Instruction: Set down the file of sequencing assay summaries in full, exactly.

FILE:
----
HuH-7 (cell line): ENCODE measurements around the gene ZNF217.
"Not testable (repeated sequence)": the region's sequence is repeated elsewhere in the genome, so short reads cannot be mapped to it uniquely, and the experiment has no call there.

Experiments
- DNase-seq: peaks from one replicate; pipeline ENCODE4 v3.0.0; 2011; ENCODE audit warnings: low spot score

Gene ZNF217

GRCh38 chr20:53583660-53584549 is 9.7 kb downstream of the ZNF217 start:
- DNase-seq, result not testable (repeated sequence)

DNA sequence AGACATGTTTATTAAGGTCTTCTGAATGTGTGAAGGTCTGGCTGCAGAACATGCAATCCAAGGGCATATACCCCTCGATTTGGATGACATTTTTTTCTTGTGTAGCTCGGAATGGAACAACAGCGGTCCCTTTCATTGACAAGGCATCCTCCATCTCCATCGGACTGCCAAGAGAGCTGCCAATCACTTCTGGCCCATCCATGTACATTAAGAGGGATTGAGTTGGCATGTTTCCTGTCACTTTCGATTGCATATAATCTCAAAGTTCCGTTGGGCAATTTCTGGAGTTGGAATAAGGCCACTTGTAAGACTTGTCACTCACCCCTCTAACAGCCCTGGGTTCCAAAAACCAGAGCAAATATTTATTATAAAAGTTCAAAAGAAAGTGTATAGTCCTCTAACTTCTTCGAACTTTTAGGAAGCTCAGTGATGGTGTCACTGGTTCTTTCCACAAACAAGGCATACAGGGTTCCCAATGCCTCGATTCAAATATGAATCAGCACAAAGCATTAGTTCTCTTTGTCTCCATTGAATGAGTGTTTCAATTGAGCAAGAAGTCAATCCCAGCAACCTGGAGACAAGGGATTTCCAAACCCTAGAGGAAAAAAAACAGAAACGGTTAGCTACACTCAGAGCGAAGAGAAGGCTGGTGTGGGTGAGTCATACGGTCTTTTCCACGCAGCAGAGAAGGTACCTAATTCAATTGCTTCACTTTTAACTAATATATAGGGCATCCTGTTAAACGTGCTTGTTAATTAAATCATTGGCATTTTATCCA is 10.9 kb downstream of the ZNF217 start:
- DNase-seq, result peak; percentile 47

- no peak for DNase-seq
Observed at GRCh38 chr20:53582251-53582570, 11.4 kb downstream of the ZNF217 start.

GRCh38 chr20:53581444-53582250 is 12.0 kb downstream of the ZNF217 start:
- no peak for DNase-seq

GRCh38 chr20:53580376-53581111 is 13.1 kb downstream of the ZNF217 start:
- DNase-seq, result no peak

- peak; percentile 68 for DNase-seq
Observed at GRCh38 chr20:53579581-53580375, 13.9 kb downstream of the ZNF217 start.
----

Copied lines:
HuH-7 (cell line): ENCODE measurements around the gene ZNF217.
"Not testable (repeated sequence)": the region's sequence is repeated elsewhere in the genome, so short reads cannot be mapped to it uniquely, and the experiment has no call there.

Experiments
- DNase-seq: peaks from one replicate; pipeline ENCODE4 v3.0.0; 2011; ENCODE audit warnings: low spot score

Gene ZNF217

GRCh38 chr20:53583660-53584549 is 9.7 kb downstream of the ZNF217 start:
- DNase-seq, result not testable (repeated sequence)

DNA sequence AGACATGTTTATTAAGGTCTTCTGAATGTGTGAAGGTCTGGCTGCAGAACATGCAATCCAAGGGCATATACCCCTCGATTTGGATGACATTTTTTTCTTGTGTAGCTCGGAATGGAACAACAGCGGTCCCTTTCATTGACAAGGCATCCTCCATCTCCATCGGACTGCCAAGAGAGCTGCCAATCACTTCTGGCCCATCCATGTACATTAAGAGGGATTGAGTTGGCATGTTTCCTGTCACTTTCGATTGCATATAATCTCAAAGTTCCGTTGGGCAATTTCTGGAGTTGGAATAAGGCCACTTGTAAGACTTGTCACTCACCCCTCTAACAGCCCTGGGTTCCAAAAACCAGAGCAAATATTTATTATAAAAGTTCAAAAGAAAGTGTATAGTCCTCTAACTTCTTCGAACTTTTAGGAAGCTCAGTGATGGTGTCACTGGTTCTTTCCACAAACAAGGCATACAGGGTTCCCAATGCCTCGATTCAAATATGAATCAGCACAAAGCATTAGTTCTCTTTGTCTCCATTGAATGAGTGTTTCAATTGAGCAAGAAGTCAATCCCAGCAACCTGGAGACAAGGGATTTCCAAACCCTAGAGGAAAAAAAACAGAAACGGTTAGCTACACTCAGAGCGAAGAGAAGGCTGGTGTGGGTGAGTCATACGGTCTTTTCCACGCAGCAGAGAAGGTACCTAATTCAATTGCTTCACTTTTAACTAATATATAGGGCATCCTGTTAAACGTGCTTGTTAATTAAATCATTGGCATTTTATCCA is 10.9 kb downstream of the ZNF217 start:
- DNase-seq, result peak; percentile 47

- no peak for DNase-seq
Observed at GRCh38 chr20:53582251-53582570, 11.4 kb downstream of the ZNF217 start.

GRCh38 chr20:53581444-53582250 is 12.0 kb downstream of the ZNF217 start:
- no peak for DNase-seq

GRCh38 chr20:53580376-53581111 is 13.1 kb downstream of the ZNF217 start:
- DNase-seq, result no peak

- peak; percentile 68 for DNase-seq
Observed at GRCh38 chr20:53579581-53580375, 13.9 kb downstream of the ZNF217 start.